• The very prolific Robert J. Randisi—founder of the Private Eye Writers of America, co-founder of Mystery Scene magazine, and author of the Rat Pack Mystery series (When Somebody Kills You), among so many other books—has been announced as the recipient of this year’s John Seigenthaler Legends Award. That prize is given out by organizers of Tennessee’s annual Killer Nashville convention. A press release applauds Randisi for having “demonstrated the legitimacy of crime writers by showing that they were not sensationalists, but real writers addressing real problems.” Congratulations, Bob!
• As she has done for previous conferences, delightful “medieval noir” author Jeri Westerson (The Silence of Stones), is covering this week’s Left Coast Crime gathering in Phoenix, Arizona. You will find her first, picture-packed post here.
• Martin Edwards brings the unwelcome news that his fellow British crime novelist, Stuart Pawson, has passed away. Born in 1940, and a former mining electrical engineer, Pawson composed 13 books (including A Very Private Murder) starring Charlie Priest, “an art school graduate turned police detective in Yorkshire, England.” Edwards remembers him as “one of life’s nice guys, a quiet, kind man who also happened to be a terrific writer.” Pawson was diagnosed several years ago with Parkinson’s disease.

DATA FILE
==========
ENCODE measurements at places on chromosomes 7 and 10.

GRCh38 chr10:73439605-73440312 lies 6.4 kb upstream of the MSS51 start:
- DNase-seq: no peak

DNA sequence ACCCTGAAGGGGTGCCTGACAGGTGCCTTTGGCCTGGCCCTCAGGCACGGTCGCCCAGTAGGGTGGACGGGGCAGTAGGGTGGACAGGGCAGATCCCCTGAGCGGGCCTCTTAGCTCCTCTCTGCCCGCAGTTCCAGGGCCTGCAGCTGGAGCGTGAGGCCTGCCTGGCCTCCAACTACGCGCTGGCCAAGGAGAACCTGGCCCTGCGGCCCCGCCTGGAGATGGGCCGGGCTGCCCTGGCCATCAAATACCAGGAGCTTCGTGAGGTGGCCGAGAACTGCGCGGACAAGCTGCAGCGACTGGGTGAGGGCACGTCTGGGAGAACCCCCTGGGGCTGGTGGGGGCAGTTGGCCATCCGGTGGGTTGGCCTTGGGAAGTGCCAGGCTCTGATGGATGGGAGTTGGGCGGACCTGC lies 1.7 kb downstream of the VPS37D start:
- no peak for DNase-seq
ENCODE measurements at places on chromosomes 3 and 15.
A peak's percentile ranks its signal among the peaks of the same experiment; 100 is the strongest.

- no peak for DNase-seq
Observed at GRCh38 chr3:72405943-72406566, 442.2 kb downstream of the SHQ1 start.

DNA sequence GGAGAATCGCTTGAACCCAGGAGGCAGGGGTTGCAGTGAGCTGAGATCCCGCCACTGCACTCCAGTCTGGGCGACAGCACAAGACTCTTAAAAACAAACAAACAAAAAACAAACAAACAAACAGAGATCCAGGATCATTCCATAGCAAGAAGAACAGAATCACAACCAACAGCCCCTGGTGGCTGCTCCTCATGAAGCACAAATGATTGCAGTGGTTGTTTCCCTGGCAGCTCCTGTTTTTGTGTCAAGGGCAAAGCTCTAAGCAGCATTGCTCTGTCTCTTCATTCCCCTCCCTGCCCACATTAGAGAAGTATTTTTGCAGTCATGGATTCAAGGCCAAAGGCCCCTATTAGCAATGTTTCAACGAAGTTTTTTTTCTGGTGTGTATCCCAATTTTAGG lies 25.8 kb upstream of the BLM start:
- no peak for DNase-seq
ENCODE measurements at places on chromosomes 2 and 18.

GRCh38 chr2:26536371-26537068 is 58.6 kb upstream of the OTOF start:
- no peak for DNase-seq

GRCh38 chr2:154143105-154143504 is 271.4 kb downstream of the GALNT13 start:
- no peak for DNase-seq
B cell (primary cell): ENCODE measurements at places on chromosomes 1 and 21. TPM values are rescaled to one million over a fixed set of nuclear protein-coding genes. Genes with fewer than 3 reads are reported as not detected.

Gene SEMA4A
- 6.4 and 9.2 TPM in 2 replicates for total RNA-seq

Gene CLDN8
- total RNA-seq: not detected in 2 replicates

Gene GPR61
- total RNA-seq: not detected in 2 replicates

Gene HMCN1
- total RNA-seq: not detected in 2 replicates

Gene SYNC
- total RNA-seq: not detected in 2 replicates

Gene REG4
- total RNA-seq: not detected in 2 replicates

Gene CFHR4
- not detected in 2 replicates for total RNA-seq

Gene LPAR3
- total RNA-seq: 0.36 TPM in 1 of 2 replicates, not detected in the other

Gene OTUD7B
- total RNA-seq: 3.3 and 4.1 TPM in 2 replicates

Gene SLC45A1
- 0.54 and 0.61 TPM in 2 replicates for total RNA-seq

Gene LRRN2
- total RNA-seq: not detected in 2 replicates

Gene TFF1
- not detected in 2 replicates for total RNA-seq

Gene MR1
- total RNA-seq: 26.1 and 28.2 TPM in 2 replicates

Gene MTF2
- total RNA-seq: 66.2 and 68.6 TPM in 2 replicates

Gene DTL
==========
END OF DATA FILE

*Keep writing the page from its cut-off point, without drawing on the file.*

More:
• As MovieFone puts it, the Fox-TV police procedural Bones—starring Emily Deschanel and David Boreanaz, and based on Kathy Reichs’ series of novels featuring forensic anthropologist Dr. Temperance Brennan—“was just renewed and canceled at the same time, with Fox announcing one last season, with a shortened run of 12 episodes.”
• Finally, my UK friends would probably call this a major cock-up. Time magazine recently listed English journalist-novelist Evelyn Waugh (1903-1966),
noted author of Brideshead Revisited (1945), as the “97th most read female author in college classes.” The problem is, of course, that Waugh was a man. Made aware of its incredible literary ignorance (please excuse that editorializing), Time subsequently substituted French writer Marguerite Duras in the 97th spot.